Forestry operations have always co-existed with our wildlife conservation efforts. These must be re-oriented to suit wildlife interests, particularly in the buffer and corridor forests. The proposed Conservation Reserve category of protected area would enable us to strike this balance between conservation and sustainable use. The wildlife wing and the forestry set up within the states must work closely to achieve these objectives. The principal chief conservators of forests of the states have a special responsibility to ensure that every forest official under their control contributes his or her best towards wildlife conservation.
-------------------------------------------------------------------- Sl.No. Name of Tiger State Total area Reserve (In Wq. Kms.) -------------------------------------------------------------------- 1. Bandipur Karnataka 866 2. Corbett Uttar Pradesh 1316 3. Kanha Madhya Pradesh 1945 4. Manas Assam 2840 5. Melghat Maharashtra 1677 6. Palamau Bihar 1026 7. Ranthambhore Rajasthan 1334 8. Similipal Orissa 2750 9. Sunderbans West Bengal 2585 10. Periyar Kerala 777 11. Sariska Rajasthan 866 12. Buxa West Bengal 759 13. Indravati Madhya Pradesh 2799 14. Nagarjunsagar Andhra Pradesh 3568 15. Namdapha Arunachal Pradesh 1985 16. Dudhwa Uttar Pradesh 811 17. Kalakad-Mundanthurai Tamil Nadu 800 18. Valmik Bihar 840 19. Pench Madhya Pradesh 758 20. Tadoba-Andheri Maharashtra 620 21. Bandhavgarh Madhya Pradesh 1162 22. Panna Madhya Pradesh 542 23. Dampha Mizoram 500 -------------------------------------------------------------------- Total 33126 --------------------------------------------------------------------
The JJ Dutta Committee, which was set up to review Project Tiger, has made several recommendations and we should strive to act upon these in a time-bound manner. In addition, there are many other priorities, including those mandated by the courts on which action needs to be taken. I would like to mention the process of settling rights within national parks and sanctuaries as a very critical exercise, which must be undertaken with great caution and consideration. We should not resort to excluding areas during this process merely because of the difficulties in acquiring these rights. I would request the forest ministers present here to personally ensure that we do not lose wildlife habitats in this process.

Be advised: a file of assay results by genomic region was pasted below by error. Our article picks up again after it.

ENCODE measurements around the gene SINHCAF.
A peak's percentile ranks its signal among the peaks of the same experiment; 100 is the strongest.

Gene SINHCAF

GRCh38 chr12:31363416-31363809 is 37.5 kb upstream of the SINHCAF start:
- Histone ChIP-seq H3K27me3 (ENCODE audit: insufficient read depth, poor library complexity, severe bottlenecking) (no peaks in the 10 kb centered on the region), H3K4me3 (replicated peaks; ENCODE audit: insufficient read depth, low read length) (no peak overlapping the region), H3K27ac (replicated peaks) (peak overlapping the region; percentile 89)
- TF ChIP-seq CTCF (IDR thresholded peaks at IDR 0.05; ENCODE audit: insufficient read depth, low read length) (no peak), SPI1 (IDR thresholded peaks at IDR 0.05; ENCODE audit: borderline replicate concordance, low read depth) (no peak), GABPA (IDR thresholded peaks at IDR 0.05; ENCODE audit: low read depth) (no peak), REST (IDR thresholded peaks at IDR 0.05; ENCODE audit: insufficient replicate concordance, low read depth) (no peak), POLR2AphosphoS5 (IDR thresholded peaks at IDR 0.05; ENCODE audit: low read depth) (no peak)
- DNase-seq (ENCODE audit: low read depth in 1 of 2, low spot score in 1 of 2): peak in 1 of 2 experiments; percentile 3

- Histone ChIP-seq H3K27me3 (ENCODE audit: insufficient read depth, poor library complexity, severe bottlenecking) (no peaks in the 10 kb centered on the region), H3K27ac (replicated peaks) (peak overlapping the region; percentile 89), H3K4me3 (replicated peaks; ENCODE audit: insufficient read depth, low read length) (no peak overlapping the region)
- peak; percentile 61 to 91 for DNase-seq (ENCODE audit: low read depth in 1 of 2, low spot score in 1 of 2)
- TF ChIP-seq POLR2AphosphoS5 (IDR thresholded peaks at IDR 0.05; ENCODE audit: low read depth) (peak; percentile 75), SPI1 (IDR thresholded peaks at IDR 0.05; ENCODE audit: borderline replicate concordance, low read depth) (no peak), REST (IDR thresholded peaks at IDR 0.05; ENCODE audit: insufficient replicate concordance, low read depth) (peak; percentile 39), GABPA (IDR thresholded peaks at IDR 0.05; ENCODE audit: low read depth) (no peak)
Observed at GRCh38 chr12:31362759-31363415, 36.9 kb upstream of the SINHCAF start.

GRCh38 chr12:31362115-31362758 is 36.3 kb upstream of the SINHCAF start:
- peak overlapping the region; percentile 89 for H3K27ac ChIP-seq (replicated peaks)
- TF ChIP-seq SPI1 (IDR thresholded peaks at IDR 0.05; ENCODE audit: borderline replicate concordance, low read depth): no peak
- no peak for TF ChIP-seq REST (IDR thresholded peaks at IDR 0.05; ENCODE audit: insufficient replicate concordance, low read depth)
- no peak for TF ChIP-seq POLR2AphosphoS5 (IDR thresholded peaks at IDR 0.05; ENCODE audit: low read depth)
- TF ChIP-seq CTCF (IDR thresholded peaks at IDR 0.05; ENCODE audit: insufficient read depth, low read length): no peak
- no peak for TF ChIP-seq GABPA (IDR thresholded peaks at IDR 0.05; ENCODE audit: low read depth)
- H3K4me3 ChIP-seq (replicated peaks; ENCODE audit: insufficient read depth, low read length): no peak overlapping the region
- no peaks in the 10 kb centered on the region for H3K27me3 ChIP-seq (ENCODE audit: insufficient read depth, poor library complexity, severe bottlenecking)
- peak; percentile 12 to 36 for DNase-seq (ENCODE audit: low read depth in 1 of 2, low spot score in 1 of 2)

The other important aspects are those relating to providing arms, communication facilities and mobility to the field staff. Here again, my ministry has been forthcoming in making available resources to the extent possible, but the states will also have to assign substantial funds for this purpose. The field staff must also be protected from harassment due to motivated legal prosecution from vested interests. I am greatly disturbed to find that over 500 staff positions are lying vacant in tiger reserves, which is a matter of serious concern and impacts upon our ability to manage these areas effectively. I would like a special campaign to be launched to fill up these posts in a time-bound manner.
We have a unique gathering of policy and decision makers, field officers, scientists, NGOs and other experts present here today. I am sure all of you will spend the next few days in collectively finding innovative and practical solutions to the various challenges in tiger conservation, which can be implemented at the central and state levels to put Project Tiger back on the rails and regain its past glory. I look forward to your recom-mendations and assure you of my complete support in putting these into practice expeditiously.